Spot the ‘recovery’
Read Part One here.
The strange thing about neoliberalism – privatisations, deregulation, ‘the market always knows best’, tax cuts for the riches, implacable hostility to government intervention in the economy and the redistribution of wealth – is that despite the general, all-consuming obsession with economic growth, it’s not the best way of bringing it about.
Its fervid disciples will claim it is until the cows come home to find the dairy’s been closed and they’ve all been made redundant. It’s a way of growing the economy, certainly – very far from the best. But it’s definitely the most reliable way of growing the economy in a manner that benefits the richest people the most – in the same way that austerity isn’t the best and only way out of the financial crisis, just the one that inconveniences the rich and powerful the least, leaving them very well placed to consolidate their hold over politics and economics in the ensuing chaos. Continue reading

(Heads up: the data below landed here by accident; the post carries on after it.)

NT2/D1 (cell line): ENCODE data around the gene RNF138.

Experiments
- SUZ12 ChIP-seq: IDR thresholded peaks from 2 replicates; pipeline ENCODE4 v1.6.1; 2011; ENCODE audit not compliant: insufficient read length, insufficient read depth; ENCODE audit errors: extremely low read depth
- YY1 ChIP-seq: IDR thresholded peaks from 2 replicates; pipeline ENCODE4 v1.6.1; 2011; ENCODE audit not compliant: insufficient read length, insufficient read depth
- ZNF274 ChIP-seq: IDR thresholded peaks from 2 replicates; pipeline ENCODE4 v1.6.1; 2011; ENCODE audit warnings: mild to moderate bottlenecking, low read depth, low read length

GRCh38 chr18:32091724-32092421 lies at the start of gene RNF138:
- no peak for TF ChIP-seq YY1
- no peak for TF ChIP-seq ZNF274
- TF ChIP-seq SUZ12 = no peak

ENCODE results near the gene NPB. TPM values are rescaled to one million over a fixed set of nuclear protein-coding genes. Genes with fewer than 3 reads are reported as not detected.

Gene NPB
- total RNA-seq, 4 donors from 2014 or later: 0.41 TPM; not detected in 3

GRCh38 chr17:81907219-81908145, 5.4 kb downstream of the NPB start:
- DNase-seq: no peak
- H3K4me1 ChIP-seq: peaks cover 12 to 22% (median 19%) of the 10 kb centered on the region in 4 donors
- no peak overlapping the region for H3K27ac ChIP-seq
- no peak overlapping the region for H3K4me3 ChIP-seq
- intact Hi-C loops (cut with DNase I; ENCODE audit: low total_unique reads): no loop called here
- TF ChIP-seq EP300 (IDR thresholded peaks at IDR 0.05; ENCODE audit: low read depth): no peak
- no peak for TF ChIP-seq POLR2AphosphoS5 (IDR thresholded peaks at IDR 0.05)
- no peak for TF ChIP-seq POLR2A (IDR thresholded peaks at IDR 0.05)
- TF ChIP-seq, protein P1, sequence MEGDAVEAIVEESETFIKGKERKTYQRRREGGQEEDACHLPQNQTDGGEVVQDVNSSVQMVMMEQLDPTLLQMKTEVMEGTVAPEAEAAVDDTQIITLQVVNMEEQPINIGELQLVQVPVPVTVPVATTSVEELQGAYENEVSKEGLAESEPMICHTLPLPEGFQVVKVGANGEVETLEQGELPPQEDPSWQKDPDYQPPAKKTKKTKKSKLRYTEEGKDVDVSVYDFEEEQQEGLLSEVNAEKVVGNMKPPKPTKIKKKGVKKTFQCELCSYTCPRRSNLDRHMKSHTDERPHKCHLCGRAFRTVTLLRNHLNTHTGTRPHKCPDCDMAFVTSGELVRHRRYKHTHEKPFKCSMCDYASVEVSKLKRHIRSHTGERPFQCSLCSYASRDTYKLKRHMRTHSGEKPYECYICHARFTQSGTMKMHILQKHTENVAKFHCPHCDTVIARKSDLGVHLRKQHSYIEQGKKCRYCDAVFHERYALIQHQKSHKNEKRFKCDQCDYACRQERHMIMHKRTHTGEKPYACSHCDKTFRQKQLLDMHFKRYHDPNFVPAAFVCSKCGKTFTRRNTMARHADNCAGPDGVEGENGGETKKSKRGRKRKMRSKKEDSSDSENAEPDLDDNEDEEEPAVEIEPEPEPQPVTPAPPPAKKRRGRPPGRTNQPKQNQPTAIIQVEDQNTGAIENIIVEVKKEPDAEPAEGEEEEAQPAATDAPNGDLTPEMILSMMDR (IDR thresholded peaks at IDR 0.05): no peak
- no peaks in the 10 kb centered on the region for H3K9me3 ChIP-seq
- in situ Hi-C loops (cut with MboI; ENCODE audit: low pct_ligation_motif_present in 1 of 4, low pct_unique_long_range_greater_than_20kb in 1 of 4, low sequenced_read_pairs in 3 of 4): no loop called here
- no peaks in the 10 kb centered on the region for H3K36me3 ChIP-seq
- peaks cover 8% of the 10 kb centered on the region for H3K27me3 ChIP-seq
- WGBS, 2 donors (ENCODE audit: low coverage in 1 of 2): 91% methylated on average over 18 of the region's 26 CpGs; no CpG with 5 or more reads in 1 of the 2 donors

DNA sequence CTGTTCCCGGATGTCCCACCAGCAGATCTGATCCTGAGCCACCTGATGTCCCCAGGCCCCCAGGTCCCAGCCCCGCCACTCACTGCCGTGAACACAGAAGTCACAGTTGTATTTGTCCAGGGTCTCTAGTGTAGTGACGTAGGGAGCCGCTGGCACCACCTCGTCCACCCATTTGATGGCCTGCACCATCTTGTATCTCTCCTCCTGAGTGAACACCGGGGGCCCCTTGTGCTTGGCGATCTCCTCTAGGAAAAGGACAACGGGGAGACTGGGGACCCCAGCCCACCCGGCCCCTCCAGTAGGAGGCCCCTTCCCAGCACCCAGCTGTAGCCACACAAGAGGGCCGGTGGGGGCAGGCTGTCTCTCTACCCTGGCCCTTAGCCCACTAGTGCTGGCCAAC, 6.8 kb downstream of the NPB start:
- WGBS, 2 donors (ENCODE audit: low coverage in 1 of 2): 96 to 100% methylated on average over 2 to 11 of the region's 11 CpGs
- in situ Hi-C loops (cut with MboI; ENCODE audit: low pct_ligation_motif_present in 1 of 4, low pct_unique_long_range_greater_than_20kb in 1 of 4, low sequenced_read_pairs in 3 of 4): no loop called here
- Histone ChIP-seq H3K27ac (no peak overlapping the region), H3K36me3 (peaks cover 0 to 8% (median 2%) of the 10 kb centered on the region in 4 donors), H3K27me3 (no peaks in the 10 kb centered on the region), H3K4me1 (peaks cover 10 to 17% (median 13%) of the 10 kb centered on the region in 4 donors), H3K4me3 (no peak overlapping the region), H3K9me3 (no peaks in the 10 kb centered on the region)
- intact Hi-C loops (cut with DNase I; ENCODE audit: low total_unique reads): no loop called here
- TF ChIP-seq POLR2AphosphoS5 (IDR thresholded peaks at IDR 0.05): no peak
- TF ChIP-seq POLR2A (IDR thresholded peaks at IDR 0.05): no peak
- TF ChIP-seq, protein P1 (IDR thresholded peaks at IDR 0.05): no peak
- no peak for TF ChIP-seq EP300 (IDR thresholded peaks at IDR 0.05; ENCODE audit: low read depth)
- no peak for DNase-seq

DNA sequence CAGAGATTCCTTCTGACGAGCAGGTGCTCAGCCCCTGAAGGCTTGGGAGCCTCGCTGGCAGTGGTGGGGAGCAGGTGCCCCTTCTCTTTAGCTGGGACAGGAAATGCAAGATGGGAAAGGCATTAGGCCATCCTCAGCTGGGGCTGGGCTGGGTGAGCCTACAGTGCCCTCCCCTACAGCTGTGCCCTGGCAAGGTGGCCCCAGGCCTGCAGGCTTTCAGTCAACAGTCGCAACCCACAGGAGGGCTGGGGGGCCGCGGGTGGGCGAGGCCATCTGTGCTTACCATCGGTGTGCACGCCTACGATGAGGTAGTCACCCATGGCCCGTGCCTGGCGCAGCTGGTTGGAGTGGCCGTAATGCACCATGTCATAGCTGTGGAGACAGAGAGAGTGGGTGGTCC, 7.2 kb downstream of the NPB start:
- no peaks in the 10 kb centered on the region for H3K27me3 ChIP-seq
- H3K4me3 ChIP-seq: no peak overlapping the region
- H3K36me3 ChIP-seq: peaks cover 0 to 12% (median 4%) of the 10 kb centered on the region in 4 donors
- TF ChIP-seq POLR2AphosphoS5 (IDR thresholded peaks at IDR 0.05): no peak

The City: doing very nicely thank you very much
The ‘UK recovery’ isn’t really the UK’s at all – it’s the richest 10%’s, and represents the revival of the kind of grossly unequal, unstable and ecologically catastrophic economy that got us in this mess in the first place.
George Obsorne was on the telly talking about growth, and he looked very pleased with himself. Not a last-minute hormonal spurt making him finally tall enough to ride the log flume at Alton Towers, not the sudden, much-delayed maturation of his long-lost empathy glands making him go home and rethink his life – growth of the dry, dead-behind-the-eyes economic variety.
The Office of National Statistics has reported that the UK economy grew by 0.8% over the last three months. Compared to the sluggish expansion we’ve seen in the six years since the financial crisis, that’s relatively fast. More significantly, it’s taken us above where we were in 2008 – for the first time, the UK economy is now bigger than it was before the financial crash knocked it off its steady upward trajectory. Continue reading